Autonomous Firefighting Vessel Concept Design

A concept for autonomy

QinetiQ have developed a concept design for an autonomous firefighting and rescue vessel to illustrate the possibilities for autonomous shipping to undertake dull, dirty and dangerous roles, and to enable discussion of the considerations needed for the design of autonomous vessels. The role of firefighting and rescue was identified as one which is required on an irregular basis, yet is required for the protection of significant assets in ports or offshore. The attractiveness of an autonomous vessel for a role which involves considerable periods of loitering is clear, but also has the potential to remove people from the potentially dangerous firefighting activity. In considering the firefighting role, it is easy to see a situation where the firefighting vessel would be faced with people in the water or in liferafts/lifeboats, where a manned vessel would provide a rescue facility and transit to shore. The challenge was to incorporate this kind of function into an autonomous vessel and to identify any potential limitations.

Autonomous Firefighting Vessel Concept Design

More generally, the design of an autonomous vessel poses questions in terms of the standards and regulations in place designed to provide safety at sea. A case can be made that the vessel design need not incorporate many of the features which provide a safe workplace for those on board, but there will need to be consideration of staff coming on board to conduct servicing and maintenance, and also consideration of any interaction with manned vessels.

Principal Dimensions
Length O.A.: 79.9 m
Beam Mld.: 12.0 m
Depth Mld.: 7.0 m
Draught: 4.6 m
Deadweight: 620 te
Displacement: 3,100 te

Sprint speed: 20 kn
Transit speed: 15 kn
Loiter speed: 3kn

Tank Capacities
Fuel Oil: 600 m3
AFFF Foam: 100 m3

Full Diesel Electric
2 x 5 MW Direct Drive Electric Motors
2 x 3.0 m Diameter Fixed Pitched Propellers
3 x 1500 kW, 1.5 m Bow tunnel thruster
2 x 1500 kW, 1.5 m Stern tunnel thruster
DP 2 Classification

Power Generation
Two engine rooms
4 x 2650 kW Diesel Generators
2 x 625 kW Diesel Generators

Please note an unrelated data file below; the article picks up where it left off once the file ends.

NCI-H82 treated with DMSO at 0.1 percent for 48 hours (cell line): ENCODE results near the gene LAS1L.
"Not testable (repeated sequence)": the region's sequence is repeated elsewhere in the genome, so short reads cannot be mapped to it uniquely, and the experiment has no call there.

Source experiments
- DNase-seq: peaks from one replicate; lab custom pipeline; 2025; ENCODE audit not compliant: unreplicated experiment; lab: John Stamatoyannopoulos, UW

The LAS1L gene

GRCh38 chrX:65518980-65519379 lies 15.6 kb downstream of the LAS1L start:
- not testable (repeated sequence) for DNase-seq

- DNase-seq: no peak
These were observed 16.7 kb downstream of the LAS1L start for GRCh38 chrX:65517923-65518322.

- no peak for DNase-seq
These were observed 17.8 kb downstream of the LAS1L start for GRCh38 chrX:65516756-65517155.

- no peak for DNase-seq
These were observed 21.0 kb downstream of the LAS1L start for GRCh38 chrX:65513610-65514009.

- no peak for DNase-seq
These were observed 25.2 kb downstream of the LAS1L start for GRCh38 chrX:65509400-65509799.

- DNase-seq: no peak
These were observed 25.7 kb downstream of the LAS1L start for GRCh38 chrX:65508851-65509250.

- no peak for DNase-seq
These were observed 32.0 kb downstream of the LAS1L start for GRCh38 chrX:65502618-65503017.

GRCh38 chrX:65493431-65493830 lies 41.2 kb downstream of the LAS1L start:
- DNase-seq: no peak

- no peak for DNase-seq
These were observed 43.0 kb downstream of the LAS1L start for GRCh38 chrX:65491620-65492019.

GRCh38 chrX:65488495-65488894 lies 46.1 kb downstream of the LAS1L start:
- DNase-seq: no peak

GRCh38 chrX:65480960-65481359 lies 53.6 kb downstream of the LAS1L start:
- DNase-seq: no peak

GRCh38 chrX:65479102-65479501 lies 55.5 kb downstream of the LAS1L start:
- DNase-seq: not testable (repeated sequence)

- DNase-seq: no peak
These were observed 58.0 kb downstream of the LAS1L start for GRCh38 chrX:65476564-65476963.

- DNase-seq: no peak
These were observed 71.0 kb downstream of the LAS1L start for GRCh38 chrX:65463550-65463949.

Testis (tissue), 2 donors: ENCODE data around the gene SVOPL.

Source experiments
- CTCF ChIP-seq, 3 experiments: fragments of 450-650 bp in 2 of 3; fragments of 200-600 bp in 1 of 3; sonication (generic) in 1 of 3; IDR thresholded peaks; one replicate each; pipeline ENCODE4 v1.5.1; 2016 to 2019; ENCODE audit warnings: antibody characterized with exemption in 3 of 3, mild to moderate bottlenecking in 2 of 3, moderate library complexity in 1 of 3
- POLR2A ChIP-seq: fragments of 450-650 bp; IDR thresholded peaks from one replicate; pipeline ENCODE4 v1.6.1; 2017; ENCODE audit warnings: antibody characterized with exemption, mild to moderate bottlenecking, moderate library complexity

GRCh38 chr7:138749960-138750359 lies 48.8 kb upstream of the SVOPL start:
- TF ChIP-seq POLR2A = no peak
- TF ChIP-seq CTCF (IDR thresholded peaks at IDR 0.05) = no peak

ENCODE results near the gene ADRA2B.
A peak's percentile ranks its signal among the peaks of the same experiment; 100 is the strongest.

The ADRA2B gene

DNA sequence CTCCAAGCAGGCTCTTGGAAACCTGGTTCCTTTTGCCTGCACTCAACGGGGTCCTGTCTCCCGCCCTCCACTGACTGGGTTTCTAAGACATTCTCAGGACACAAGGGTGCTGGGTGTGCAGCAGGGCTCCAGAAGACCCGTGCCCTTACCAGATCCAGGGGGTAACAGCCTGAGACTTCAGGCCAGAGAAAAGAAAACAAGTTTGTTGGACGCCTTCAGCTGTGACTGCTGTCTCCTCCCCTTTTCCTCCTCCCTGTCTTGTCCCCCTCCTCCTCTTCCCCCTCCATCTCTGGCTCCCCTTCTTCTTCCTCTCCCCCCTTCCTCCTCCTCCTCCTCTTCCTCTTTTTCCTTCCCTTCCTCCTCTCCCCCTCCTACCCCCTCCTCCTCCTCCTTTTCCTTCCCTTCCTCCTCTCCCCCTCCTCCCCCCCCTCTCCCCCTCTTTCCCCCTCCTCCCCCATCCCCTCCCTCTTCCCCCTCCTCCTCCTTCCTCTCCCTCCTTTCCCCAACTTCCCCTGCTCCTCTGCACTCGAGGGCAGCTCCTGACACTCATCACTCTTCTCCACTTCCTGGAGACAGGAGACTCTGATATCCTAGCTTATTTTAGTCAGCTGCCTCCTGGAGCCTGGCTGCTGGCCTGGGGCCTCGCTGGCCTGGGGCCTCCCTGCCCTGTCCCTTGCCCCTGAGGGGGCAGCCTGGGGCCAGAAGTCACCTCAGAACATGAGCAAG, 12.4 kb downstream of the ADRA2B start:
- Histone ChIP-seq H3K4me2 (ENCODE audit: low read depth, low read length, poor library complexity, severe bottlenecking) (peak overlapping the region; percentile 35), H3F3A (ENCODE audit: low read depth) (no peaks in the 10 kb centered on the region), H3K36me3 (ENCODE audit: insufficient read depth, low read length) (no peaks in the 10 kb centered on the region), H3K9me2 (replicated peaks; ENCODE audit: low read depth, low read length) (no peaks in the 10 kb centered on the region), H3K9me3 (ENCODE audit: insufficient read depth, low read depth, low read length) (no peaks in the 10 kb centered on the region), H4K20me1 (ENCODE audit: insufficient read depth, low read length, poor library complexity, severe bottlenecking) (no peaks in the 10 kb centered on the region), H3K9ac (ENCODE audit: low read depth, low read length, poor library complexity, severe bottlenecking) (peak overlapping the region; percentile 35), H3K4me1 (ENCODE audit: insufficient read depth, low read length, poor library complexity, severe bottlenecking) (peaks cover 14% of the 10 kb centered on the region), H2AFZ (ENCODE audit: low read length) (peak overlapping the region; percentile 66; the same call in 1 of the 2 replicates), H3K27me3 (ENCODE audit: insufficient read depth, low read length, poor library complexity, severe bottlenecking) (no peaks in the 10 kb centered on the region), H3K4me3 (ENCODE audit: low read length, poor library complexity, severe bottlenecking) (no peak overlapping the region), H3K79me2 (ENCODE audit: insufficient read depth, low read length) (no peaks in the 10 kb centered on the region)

Extensive solar panels
Large battery bank

Firefighting Equipment
FiFi Class III (I+)
4 x 2400 m3/hr Water monitors
2 x 300 m3/hr Foam monitors
Water mist system

Survivor Reception
150 person survival accommodation
Rescue zone port and starboard
12 x 50man life rafts
A frame for lifeboat recovery
Helicopter winching area

Operating Principle


  • Low power state 90 days+ providing FiFi cover for a number of Oil / Gas fields
  • Power provided by battery bank
  • Battery bank charged by combination of solar panels and intermittent running of generators
  • Generators run in rotation to maintain their condition


  • On report of an incident the ship transits to the location at full speed with power supplied direct from the generators
  • If firefighting needs to be instigated the ship enters DP mode and uses up to four water and two foam monitors to fight the fire
  • The ship has sufficient fuel to remain on station for in excess of 100hrs


  • Either on completion of fighting a fire or on completion of its deployment loitering the ship will transit back to port or a ‘mother ship’ for refuelling and maintenance before setting out on its next tasking

Design Features

Redundancy – design includes a gre

ater number of main components rather than fewer large components. This ensures a higher level of redundancy, important when there is no means of fixing mechanical breakdowns at sea.
Standard construction - the ship design has chosen to take a standard form to ensure a simple and cost effective build. Ship motions are only important when fighting fires as there is no human comfort to consider.
Simple systems / technologies – the design utilises existing technologies to demonstrate that this type of ship is eminently feasible to build without any as yet developed technology.